A team of South African researchers which includes researchers from the University of Pretoria (UP) recently completed a study aimed at unlocking the unique genetic character of southern African populations. The study involved the genetic sequencing of 24 South African individuals of different ethnolinguistic origins, the results of which revealed a high level of genetic diversity and highlights the potential implications for disease susceptibility in Africans. The study was the first government-funded human genomics research study to be performed on African soil.
Funded by the National Department of Science and Technology (DST), the focus of the Southern African Human Genome Programme was to capture a full spectrum of diversity in populations that are under-represented from the genomic perspective. To achieve this, the sample group for the study was compiled to include ethnically self-identified individuals of different ancestries, after which whole-genome sequencing was used to study the differences in some of the major ethnolinguistic groups in the country. The sample group consisted of eight mixed-race or coloured individuals from the Western Cape, seven Sotho speakers from the Free State, eight Xhosa speakers from the Eastern Cape and one Zulu speaker from Gauteng.
The study aimed to explore the ancestral compositions of these individuals, including maternal and paternal lineages, using novel whole-genome sequence data. The results indicate that despite a short period of geographic and cultural separation between Nguni and Sotho-Tswana speakers, there are measurable genetic differences between them.
The team explains that these are in part the result of varying regional ancestral contributions, but also of a random process of genetic drift. Paternal ancestry was almost exclusively of African origin, while maternal ancestry was often of Khoesan origin, which is consistent with previous studies showing cross-cultural assimilation of female hunter gatherers into Nguni and Sotho-Tswana speaking farming communities. Coloured individuals in turn, showed varying proportions of admixture with Khoesan, African and European populations, as well as populations from the Indian sub-continent. After the inclusion of additional representative populations in the analysis, the study revealed a much stronger South Asian ancestry in the coloured individuals than indicated by previous studies.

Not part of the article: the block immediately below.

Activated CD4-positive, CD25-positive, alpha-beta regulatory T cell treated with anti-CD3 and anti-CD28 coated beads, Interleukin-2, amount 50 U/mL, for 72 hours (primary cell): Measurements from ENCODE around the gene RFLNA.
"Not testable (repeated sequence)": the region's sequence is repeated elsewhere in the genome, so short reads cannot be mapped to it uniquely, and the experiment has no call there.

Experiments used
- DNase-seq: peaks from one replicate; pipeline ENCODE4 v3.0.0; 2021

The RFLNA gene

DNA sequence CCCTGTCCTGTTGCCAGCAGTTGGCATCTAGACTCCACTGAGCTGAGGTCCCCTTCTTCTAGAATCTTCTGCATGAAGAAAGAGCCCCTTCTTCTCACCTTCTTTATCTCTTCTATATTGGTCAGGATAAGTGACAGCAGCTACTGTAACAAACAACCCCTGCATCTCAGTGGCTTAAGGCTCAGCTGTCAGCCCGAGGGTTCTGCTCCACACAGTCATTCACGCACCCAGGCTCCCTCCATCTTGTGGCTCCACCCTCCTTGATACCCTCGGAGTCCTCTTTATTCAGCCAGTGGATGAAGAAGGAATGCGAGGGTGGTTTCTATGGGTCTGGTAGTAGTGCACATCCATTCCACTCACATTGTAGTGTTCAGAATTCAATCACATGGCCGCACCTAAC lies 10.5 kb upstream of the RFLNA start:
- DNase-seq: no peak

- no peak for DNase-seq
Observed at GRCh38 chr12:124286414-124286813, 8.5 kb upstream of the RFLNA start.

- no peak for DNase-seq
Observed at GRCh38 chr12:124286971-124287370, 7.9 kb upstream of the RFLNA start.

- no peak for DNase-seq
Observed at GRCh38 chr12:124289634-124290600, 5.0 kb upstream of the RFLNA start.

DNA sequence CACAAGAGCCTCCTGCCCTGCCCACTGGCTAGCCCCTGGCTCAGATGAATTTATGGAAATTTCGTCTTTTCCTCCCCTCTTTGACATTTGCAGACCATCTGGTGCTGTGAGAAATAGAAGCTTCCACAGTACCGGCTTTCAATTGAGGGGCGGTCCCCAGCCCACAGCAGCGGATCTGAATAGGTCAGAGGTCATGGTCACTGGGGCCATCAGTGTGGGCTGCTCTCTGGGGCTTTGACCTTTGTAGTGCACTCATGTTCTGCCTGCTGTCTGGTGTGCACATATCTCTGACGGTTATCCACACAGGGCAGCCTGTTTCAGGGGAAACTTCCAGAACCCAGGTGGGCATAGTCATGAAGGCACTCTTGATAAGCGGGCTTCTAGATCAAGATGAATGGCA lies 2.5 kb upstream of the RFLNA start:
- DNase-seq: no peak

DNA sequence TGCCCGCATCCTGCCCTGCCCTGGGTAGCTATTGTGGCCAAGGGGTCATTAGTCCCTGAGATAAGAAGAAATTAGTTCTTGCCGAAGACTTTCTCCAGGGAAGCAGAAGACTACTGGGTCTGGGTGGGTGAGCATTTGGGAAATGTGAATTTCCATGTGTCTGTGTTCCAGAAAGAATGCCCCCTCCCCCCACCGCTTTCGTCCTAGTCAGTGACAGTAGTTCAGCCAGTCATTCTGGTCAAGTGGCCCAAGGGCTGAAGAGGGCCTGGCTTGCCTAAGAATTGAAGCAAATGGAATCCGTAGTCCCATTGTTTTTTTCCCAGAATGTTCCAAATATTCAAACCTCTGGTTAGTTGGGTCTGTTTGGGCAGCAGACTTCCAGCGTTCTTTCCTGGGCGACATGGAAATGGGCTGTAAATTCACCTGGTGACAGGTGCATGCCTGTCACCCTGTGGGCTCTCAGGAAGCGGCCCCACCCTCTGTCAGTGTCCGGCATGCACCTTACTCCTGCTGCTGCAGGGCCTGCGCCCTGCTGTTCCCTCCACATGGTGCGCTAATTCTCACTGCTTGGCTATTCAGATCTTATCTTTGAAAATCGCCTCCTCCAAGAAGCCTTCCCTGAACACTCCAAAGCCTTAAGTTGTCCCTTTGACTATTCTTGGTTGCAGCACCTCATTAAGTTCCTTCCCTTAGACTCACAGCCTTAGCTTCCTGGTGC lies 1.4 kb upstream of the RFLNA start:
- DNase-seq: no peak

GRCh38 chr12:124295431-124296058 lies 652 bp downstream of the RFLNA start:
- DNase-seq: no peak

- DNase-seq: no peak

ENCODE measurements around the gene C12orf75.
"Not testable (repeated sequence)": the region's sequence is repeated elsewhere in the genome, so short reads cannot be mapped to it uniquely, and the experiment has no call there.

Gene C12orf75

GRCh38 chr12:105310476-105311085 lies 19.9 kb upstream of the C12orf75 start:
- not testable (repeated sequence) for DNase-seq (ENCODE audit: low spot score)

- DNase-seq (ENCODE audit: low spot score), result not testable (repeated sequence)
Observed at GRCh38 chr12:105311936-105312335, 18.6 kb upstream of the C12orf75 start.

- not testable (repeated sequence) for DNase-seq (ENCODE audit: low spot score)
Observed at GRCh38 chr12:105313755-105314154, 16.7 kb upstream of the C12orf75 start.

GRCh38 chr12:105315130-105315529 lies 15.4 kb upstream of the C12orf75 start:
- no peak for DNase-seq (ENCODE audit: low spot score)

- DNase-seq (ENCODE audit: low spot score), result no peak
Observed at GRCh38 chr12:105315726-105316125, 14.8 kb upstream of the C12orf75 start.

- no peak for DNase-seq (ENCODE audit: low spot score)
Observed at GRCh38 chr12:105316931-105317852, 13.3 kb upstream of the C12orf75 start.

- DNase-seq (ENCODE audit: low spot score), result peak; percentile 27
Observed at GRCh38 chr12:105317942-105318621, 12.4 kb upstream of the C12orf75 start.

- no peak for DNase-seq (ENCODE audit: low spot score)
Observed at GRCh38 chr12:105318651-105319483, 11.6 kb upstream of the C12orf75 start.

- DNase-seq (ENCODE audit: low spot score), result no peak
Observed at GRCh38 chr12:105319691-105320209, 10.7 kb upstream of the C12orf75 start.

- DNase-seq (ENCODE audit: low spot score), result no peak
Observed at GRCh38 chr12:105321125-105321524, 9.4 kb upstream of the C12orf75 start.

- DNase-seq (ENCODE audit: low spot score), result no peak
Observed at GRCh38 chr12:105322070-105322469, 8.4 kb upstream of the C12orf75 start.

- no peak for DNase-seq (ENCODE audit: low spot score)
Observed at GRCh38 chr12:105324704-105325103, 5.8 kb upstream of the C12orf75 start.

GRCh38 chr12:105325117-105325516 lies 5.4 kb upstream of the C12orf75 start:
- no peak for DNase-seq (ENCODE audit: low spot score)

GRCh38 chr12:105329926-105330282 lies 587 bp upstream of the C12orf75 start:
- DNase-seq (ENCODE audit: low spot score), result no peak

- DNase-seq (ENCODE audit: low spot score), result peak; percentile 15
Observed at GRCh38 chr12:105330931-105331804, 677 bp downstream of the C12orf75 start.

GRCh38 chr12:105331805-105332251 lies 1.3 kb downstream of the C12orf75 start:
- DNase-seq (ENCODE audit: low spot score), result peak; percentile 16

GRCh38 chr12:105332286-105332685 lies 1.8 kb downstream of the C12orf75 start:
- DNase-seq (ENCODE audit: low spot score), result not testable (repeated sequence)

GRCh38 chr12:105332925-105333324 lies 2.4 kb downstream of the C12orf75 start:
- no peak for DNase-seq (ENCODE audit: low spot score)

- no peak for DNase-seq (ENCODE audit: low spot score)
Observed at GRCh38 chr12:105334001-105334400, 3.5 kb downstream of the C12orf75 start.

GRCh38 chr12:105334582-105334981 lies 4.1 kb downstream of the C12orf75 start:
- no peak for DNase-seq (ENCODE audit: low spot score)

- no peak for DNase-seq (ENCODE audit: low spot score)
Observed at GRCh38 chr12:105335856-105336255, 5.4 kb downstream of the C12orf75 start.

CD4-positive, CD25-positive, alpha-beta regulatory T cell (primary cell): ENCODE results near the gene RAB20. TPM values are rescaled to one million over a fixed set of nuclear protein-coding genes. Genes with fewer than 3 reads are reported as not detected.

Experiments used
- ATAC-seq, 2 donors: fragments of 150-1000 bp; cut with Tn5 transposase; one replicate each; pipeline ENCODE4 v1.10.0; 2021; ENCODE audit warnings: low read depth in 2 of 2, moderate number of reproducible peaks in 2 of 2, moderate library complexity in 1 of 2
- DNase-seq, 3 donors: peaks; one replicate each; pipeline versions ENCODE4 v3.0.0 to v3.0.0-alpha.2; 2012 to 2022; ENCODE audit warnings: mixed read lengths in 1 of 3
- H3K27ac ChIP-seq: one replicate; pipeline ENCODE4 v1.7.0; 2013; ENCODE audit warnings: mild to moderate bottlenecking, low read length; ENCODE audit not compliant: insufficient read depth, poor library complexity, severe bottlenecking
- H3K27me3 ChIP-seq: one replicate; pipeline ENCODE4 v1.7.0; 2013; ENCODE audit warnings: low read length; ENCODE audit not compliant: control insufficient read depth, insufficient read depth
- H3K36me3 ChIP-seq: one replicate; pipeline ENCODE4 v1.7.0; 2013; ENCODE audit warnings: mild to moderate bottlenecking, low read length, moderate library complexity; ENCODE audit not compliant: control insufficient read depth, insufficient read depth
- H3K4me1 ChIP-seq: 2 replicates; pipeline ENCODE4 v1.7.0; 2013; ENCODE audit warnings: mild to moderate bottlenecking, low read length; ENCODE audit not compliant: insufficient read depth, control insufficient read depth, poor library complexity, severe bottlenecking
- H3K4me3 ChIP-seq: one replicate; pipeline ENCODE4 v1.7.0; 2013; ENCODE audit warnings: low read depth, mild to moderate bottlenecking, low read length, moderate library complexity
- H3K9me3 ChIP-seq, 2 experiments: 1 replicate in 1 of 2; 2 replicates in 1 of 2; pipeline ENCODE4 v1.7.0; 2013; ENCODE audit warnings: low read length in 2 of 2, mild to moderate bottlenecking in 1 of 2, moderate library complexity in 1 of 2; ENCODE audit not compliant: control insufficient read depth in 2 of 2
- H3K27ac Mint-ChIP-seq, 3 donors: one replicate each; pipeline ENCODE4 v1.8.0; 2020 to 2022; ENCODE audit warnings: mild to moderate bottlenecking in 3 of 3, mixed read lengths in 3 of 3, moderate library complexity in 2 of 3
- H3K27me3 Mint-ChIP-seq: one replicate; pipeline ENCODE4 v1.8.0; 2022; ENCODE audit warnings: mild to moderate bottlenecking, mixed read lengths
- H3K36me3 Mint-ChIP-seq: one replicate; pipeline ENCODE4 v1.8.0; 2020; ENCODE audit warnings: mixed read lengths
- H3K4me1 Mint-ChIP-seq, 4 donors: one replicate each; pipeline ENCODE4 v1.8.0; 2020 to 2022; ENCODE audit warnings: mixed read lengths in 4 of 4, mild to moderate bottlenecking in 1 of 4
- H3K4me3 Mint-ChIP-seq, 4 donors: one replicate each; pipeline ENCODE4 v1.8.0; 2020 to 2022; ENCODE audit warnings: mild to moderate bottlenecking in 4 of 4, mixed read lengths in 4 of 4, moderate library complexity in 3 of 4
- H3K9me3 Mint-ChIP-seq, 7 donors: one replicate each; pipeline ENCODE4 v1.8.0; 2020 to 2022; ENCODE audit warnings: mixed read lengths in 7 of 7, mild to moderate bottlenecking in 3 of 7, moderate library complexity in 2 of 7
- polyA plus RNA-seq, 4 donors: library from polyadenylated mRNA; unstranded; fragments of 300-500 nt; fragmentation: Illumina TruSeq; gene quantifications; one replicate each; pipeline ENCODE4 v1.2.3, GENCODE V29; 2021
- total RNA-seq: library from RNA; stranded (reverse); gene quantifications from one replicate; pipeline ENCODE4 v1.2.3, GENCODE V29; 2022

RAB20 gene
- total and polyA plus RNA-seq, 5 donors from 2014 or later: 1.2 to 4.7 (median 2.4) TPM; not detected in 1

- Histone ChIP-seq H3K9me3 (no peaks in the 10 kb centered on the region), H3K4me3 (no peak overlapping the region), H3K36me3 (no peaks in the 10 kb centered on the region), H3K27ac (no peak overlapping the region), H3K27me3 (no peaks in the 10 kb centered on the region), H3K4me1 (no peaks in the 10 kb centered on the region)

Although African populations are known to harbour the greatest genetic diversity and have the highest per capita health burden, they are rarely included in large genome studies of disease association. The team says that this diversity provides both a challenge and an opportunity for biomedical research and the hope that Africans will one day benefit from genomic medicine.
Professor Michael Pepper, Director of the Institute for Cellular and Molecular Medicine, and a professor in the Department of Immunology in the Faculty of Health Sciences at UP, who is also the Unit Director of the South African Medical Research Council’s (SAMRC) Stem Cell Research and Therapy Unit, adds that the next step will be to use the knowledge gained through the team’s research to determine the potential impact the genetic variants could have on the health of individuals when health-related research is conducted.
The results of this study were published in Nature Communications on Tuesday, 12 December 2017
Story by: Ansa Heyl for the University of Pretoria News